Temescal Valley residents ask for air quality monitoring station
Request made to air quality officials could be the first move in another fight regarding aggregate mining and other businesses in the unincorporated community.
There may be a battle brewing in Temescal Valley regarding the future of mining, a landfill, Southern California Edison, and other businesses in that unincorporated community.
On one side is a group of property owners that, four years ago, helped defeat a proposed mega-quarry in their community.
Now, as if gearing up for another fight, they’re raising concerns about what mining and other businesses are doing to their property values and quality of life.
They have their own community action group, We Are Temescal Valley, which has 520 members, a website and a Facebook page. The website, www.wearetv.org, provides detailed reports on a number of issues in the unincorporated community of 20,000-plus residents, mining being the most prominent issue at the moment.
Members of We Are Temescal Valley have asked the South Coast Air Quality Management District to set up an air quality monitoring station. Data gathered by that device would tell residents precisely how dirty their air is.
The district, whose jurisdiction includes much of the Inland Empire, already operates 38 permanent monitoring stations and five single-pollutant monitoring sites throughout Southern California.
Some Temescal Valley residents believe it needs to install one more.
“We need it badly,” said Ruth Brissenden, a Temescal Valley resident for the past two and a half years. “Our air is bad, and the closest monitors are in Norco and Lake Elsinore, so we’re stuck in the middle. We need help.”
On the opposite side are the mining companies themselves, other area businesses, local residents who support the mining operations and the Southern California Business Coalition, a regional pro-business non-profit organization, which also has a website www.scbiz.org and a Facebook page with some 141 followers.
That group educates the public about how important various businesses and industries are to the region’s economy, and that in this case the mining industry in the Temescal Valley produces resources – mostly sand, gravel and crushed rock, known as aggregate – that the region needs.
“It seems that when you get into environmental issues you hear the environmental side, but the business side you don’t hear as much,” said Chris Mann, the organization’s President and Chief Executive Officer. “We need to get the word out.”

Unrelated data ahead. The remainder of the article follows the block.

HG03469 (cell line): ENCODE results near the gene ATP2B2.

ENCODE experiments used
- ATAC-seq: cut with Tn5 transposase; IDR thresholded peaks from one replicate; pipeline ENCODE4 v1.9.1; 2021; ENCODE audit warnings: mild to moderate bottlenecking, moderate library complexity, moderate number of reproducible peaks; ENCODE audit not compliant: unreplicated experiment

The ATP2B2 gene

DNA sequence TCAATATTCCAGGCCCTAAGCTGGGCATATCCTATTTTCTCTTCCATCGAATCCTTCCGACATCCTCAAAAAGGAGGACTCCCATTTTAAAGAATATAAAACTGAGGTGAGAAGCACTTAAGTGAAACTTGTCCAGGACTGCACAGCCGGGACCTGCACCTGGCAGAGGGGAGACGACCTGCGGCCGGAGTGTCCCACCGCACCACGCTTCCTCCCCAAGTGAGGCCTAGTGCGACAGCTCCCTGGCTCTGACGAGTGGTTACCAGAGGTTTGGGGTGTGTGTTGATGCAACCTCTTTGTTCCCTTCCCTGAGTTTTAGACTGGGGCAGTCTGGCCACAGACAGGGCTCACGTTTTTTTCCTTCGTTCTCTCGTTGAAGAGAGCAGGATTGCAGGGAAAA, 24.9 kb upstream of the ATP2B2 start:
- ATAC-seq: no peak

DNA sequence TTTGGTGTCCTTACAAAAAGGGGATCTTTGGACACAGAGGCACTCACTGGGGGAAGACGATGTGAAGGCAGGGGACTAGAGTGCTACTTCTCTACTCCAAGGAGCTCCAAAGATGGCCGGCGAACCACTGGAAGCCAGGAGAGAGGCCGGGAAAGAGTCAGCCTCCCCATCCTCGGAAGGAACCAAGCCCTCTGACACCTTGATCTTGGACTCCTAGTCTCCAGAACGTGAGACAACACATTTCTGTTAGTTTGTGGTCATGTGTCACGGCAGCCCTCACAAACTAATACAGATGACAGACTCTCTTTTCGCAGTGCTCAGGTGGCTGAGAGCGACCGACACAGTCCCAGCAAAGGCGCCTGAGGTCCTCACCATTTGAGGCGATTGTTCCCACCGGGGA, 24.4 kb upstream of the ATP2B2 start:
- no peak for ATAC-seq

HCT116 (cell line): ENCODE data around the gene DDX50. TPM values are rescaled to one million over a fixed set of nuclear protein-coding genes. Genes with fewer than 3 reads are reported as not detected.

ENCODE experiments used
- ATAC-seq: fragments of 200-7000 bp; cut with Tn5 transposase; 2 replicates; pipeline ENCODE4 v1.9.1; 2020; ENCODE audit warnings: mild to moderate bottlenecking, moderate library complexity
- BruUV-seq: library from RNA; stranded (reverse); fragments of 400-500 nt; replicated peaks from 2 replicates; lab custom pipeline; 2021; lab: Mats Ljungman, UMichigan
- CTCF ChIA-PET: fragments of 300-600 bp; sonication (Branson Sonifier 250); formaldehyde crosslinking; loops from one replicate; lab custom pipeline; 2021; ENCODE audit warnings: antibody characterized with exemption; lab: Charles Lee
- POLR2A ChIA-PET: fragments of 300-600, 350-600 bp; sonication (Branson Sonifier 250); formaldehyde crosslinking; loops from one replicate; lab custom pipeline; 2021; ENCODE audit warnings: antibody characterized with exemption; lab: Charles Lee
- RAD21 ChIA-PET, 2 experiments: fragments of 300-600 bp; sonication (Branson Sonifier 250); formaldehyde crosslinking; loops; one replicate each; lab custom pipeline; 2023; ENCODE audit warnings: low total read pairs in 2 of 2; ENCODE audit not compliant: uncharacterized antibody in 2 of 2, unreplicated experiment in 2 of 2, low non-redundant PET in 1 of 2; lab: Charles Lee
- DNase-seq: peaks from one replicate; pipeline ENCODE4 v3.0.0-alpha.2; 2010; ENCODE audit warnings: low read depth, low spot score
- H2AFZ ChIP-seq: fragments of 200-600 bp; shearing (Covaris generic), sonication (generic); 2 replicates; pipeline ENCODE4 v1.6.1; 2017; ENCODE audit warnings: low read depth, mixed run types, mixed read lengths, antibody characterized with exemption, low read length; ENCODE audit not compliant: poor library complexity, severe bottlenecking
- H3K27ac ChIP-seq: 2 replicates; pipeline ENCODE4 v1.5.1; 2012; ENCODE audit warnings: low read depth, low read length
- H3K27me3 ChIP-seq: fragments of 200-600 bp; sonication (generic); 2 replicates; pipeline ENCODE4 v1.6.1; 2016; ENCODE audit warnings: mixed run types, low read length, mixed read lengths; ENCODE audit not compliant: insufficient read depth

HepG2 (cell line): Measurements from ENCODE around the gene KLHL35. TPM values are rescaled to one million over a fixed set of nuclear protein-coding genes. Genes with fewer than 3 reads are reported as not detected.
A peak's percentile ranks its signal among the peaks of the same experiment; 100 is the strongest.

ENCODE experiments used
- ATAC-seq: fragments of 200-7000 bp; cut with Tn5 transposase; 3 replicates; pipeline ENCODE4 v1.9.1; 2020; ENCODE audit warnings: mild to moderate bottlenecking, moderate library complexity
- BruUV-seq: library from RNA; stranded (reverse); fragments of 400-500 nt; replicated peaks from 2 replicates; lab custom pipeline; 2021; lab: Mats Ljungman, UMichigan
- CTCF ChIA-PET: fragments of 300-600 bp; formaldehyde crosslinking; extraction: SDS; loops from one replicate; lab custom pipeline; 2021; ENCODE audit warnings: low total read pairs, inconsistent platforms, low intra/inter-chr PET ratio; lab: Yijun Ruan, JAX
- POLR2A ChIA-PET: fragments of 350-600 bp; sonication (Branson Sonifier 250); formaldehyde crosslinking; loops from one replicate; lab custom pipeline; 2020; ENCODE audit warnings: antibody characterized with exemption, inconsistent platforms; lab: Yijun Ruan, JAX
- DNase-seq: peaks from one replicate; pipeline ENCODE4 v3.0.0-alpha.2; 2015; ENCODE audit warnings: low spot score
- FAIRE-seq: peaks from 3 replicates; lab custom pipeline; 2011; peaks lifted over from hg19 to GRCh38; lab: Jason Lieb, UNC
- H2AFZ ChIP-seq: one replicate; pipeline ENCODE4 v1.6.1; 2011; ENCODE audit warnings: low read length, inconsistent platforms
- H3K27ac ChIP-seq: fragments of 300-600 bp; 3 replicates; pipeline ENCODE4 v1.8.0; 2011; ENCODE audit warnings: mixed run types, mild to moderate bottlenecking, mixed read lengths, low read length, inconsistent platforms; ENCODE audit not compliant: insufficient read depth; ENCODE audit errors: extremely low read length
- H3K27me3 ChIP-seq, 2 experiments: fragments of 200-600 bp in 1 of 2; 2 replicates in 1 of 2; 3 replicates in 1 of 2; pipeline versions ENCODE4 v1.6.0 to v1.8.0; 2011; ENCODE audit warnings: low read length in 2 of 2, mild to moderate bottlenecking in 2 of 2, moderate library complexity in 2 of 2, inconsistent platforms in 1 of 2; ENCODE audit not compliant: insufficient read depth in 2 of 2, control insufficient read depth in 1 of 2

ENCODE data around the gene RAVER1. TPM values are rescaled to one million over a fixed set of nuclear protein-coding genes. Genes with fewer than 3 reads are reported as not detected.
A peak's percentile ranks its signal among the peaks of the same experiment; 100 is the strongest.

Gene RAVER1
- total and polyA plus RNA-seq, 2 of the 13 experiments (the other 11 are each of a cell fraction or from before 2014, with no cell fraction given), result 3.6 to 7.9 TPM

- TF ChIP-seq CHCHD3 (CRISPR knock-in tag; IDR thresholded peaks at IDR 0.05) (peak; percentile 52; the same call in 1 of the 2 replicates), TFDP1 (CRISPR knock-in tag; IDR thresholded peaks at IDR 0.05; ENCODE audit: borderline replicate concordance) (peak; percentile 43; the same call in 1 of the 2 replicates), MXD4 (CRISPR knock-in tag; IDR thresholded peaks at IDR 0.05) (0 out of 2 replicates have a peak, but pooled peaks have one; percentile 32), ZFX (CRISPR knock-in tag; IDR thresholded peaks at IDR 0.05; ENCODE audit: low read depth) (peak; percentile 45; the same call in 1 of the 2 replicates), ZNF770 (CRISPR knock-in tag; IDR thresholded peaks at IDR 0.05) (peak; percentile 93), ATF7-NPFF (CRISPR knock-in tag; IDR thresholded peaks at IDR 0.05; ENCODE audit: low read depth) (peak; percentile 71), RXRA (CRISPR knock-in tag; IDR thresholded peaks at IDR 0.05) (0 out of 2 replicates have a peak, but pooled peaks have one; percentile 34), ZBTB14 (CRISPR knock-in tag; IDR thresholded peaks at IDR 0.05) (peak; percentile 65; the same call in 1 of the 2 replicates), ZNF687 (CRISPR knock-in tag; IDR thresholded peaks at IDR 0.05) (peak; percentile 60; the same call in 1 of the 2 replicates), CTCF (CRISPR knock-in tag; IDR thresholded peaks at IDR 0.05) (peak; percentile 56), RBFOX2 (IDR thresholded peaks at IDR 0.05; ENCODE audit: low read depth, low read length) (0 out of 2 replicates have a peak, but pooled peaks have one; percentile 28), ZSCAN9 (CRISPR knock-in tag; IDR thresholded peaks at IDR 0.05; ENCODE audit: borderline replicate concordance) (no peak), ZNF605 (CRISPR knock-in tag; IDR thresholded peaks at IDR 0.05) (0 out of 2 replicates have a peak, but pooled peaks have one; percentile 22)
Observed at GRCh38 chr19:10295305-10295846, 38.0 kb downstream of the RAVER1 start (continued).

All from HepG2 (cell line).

Mining has been conducted in Temescal Valley since the 1850s and has always been a been a big part of that area’s economy. Originally rich in tin and other minerals, the Temescal Valley today yields large amounts of aggregate, materials that are vital to the construction industry.
“The people [in Temescal Valley] who oppose mining don’t seem to understand that if they ban it, or even place restrictions on it, they’re still going to need sand and gravel,” Mann said. “So they’re still going to have to bring it in from somewhere else, and that adds to traffic, which hurts your air quality and causes additional wear and tear on our roads.”
Temescal Valley would also lose money if Riverside County were to cut back on mining there: from 1992 through 2012, an average of 11 million tons of aggregate per year was removed from quarries there, which created an economic impact of about $113 million per year, according to a study by Olsen Canyon Properties.
In 2015, Olsen Canyon Properties – on its website it describes itself as a landowning company based in Temescal Valley – proposed developing a 220-acre quarry that, once it was in place, Olsen Canyon would have leased to a mining company.
The project would yield millions of tons of aggregate over the course of about 70 years. That proposal, which has yet to happen, drew opposition from Temescal Valley residents. They pointed out the noise, traffic and pollution problems such a development would create, and that more than half of the materials drawn from the project would end up outside of Riverside County.
Now those same residents are claiming to AQMD that Temescal Valley is eligible for help under the provisions of AB 617, which makes it easier for disadvantaged communities to get help from the state to fight air pollution.
Brissenden, an attorney, was one of the “Temescal Valley Six” who attended a recent AQMD meeting during which the details of AB 617 were discussed, according to a report on the group’s website.
She declined to comment if the members of We Are Temescal Valley are trying to slow down, or shut down, shut all mining operations in their community.
“I can’t comment on that,” Brissenden said. “I don’t know how to answer that question. All we’re asking for now is an air quality monitor.”
Temescal Valley’s air quality may end up being slightly better or slightly worse than other communities (we suspect the former), but the industry is too important to the local economy to put more restrictions on it, according to Mann.
“This is how environmental groups operate,” Mann said. “They file complaints with the government, they go to court, they do whatever they can to delay a project. It’s already too difficult to do business in California. There are too many regulations to deal with and environmental groups that are trying to put you out of business.”
Municipal governments have long struggled to balance business interests with residential concerns, said Jay Prag, professor of economics and finance at the Drucker School of Management at Claremont Graduate University.
One factor that must be taken into account is which party got there first, Prag said.
“The quarries have been there for more than 100 years, Prag said. “The people who bought houses there know that.”